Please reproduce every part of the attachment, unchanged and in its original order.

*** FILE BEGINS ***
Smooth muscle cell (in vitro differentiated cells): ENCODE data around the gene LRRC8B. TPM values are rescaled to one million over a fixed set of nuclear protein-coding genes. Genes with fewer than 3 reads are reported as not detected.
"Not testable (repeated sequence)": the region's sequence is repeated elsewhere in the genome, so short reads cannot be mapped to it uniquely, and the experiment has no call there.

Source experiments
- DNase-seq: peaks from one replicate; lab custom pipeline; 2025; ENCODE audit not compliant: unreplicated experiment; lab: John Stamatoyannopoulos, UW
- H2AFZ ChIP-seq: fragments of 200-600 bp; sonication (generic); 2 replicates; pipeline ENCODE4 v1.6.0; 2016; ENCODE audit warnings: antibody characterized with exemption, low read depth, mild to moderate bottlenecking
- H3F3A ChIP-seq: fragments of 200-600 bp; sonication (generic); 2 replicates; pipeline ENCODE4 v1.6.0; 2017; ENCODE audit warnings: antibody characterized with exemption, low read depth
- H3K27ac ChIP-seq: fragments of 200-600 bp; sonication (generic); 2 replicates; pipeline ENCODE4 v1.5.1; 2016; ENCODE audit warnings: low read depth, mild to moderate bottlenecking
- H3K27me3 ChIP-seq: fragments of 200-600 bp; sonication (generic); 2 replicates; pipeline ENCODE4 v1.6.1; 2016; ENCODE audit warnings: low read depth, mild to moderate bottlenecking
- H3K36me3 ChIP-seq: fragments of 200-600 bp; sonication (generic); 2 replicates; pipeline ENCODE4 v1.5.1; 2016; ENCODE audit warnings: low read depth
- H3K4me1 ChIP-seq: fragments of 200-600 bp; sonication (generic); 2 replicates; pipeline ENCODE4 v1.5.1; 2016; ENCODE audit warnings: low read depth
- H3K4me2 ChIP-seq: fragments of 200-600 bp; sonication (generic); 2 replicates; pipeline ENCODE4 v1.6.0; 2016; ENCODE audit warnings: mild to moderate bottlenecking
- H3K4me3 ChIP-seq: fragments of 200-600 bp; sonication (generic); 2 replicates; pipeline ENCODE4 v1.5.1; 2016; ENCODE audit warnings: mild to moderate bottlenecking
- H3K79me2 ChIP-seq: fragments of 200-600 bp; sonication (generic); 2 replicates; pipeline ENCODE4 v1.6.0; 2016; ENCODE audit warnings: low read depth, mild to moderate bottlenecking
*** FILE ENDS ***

Smooth muscle cell (in vitro differentiated cells): ENCODE data around the gene LRRC8B. TPM values are rescaled to one million over a fixed set of nuclear protein-coding genes. Genes with fewer than 3 reads are reported as not detected.
"Not testable (repeated sequence)": the region's sequence is repeated elsewhere in the genome, so short reads cannot be mapped to it uniquely, and the experiment has no call there.

Source experiments
- DNase-seq: peaks from one replicate; lab custom pipeline; 2025; ENCODE audit not compliant: unreplicated experiment; lab: John Stamatoyannopoulos, UW
- H2AFZ ChIP-seq: fragments of 200-600 bp; sonication (generic); 2 replicates; pipeline ENCODE4 v1.6.0; 2016; ENCODE audit warnings: antibody characterized with exemption, low read depth, mild to moderate bottlenecking
- H3F3A ChIP-seq: fragments of 200-600 bp; sonication (generic); 2 replicates; pipeline ENCODE4 v1.6.0; 2017; ENCODE audit warnings: antibody characterized with exemption, low read depth
- H3K27ac ChIP-seq: fragments of 200-600 bp; sonication (generic); 2 replicates; pipeline ENCODE4 v1.5.1; 2016; ENCODE audit warnings: low read depth, mild to moderate bottlenecking
- H3K27me3 ChIP-seq: fragments of 200-600 bp; sonication (generic); 2 replicates; pipeline ENCODE4 v1.6.1; 2016; ENCODE audit warnings: low read depth, mild to moderate bottlenecking
- H3K36me3 ChIP-seq: fragments of 200-600 bp; sonication (generic); 2 replicates; pipeline ENCODE4 v1.5.1; 2016; ENCODE audit warnings: low read depth
- H3K4me1 ChIP-seq: fragments of 200-600 bp; sonication (generic); 2 replicates; pipeline ENCODE4 v1.5.1; 2016; ENCODE audit warnings: low read depth
- H3K4me2 ChIP-seq: fragments of 200-600 bp; sonication (generic); 2 replicates; pipeline ENCODE4 v1.6.0; 2016; ENCODE audit warnings: mild to moderate bottlenecking
- H3K4me3 ChIP-seq: fragments of 200-600 bp; sonication (generic); 2 replicates; pipeline ENCODE4 v1.5.1; 2016; ENCODE audit warnings: mild to moderate bottlenecking
- H3K79me2 ChIP-seq: fragments of 200-600 bp; sonication (generic); 2 replicates; pipeline ENCODE4 v1.6.0; 2016; ENCODE audit warnings: low read depth, mild to moderate bottlenecking